Parents, take note! Spending too much time on smartphones, tablets and other devices may delay speech development in toddlers, a new study warns. The study included 894 children between ages six months and two years participating in a practice-based research network in Toronto between 2011 and 2015. By their 18-month check-ups, 20 percent of the children had daily average handheld device use of 28 minutes, according to their parents. Also Read - Why smartphones must be classified as an essential product during COVID-19 lockdownsAlso Read - How is the Smartphone Industry Trend in 2021?
Based on a screening tool for language delay, researchers found that the more handheld screen time a child’s parent reported, the more likely the child was to have delays in expressive speech. For each 30-minute increase in handheld screen time, researchers found a 49 percent increased risk of expressive speech delay. There was no apparent link between handheld device screen time and other communications delays, such as social interactions, body language or gestures.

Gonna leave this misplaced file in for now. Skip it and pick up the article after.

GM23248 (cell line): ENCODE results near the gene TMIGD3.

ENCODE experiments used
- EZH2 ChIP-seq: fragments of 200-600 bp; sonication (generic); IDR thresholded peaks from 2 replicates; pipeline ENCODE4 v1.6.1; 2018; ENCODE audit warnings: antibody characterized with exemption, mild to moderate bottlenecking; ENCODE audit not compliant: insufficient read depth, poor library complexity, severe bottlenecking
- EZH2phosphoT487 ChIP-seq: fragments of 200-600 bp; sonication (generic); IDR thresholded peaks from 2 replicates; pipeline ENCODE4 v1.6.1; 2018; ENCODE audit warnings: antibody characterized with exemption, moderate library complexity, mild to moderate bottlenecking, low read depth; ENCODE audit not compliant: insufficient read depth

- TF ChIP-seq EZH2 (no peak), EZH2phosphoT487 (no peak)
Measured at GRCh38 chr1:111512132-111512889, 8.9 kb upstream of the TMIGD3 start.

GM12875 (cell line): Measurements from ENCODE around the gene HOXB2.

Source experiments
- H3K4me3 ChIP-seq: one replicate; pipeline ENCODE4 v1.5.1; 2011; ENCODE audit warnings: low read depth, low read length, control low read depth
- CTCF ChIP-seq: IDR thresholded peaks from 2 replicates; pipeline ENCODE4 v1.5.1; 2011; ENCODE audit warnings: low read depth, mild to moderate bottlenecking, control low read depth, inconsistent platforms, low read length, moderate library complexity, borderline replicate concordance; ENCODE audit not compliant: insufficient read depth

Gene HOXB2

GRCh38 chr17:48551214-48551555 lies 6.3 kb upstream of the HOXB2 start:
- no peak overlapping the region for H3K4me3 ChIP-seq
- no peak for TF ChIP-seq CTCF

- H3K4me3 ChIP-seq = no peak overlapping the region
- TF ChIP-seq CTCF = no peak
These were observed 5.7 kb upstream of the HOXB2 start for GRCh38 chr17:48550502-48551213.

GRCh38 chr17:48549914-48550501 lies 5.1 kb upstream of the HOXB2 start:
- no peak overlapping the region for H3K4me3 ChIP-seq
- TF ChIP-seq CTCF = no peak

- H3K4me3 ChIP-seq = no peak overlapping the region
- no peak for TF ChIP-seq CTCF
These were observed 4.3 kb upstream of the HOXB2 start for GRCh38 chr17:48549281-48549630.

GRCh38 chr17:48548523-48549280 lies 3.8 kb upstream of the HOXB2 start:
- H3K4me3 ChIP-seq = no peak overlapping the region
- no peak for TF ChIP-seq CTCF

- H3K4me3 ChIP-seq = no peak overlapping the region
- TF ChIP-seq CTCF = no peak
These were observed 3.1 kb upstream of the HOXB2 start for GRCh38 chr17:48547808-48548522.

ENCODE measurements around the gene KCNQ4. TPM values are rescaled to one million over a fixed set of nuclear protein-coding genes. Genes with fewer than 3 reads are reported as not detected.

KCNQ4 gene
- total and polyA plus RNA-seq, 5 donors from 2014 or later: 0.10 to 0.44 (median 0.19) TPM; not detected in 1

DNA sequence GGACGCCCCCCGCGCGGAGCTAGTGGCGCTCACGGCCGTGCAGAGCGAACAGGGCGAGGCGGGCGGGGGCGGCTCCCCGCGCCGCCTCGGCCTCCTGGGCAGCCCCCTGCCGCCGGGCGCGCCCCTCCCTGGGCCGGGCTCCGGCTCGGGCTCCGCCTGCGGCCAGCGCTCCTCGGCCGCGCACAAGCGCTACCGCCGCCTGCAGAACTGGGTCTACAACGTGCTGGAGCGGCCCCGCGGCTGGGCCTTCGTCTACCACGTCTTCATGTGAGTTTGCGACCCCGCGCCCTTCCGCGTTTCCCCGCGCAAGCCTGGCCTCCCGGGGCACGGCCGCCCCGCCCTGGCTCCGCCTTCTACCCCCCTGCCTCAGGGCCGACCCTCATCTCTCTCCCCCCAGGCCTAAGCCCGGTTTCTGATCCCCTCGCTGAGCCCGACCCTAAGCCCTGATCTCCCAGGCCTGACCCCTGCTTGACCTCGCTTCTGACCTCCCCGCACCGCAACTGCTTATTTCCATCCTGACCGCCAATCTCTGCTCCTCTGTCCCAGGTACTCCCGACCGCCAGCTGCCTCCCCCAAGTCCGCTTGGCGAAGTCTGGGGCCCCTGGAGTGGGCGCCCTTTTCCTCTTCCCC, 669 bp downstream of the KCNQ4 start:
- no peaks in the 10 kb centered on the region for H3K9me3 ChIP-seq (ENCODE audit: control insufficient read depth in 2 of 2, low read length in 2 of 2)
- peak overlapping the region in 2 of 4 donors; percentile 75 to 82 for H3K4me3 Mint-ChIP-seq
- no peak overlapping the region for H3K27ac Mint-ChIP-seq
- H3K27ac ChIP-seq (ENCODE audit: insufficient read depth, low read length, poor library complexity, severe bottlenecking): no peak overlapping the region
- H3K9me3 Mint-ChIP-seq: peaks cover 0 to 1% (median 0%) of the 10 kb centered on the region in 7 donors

“Handheld devices are everywhere these days,” said Catherine Birken, scientist at The Hospital for Sick Children (SickKids) in the Canada. “While new pediatric guidelines suggest limiting screen time for babies and toddlers, we believe that the use of smartphones and tablets with young children has become quite common,” said Birken. “This is the first study to report an association between handheld screen time and increased risk of expressive language delay,” she said.
The results support a recent policy recommendation by the American Academy of Pediatrics to discourage any type of screen media in children younger than 18 months. More research is needed to understand the type and contents of screen activities infants are engaging in to further explore mechanisms behind the apparent link between handheld screen time and speech delay, such as time spent together with parents on handheld devices, and to understand the impact on in-depth and longer-term communication outcomes in early childhood, said Birken. ALSO READ: We didn t give our kids cellphones until they were 14: Bill Gates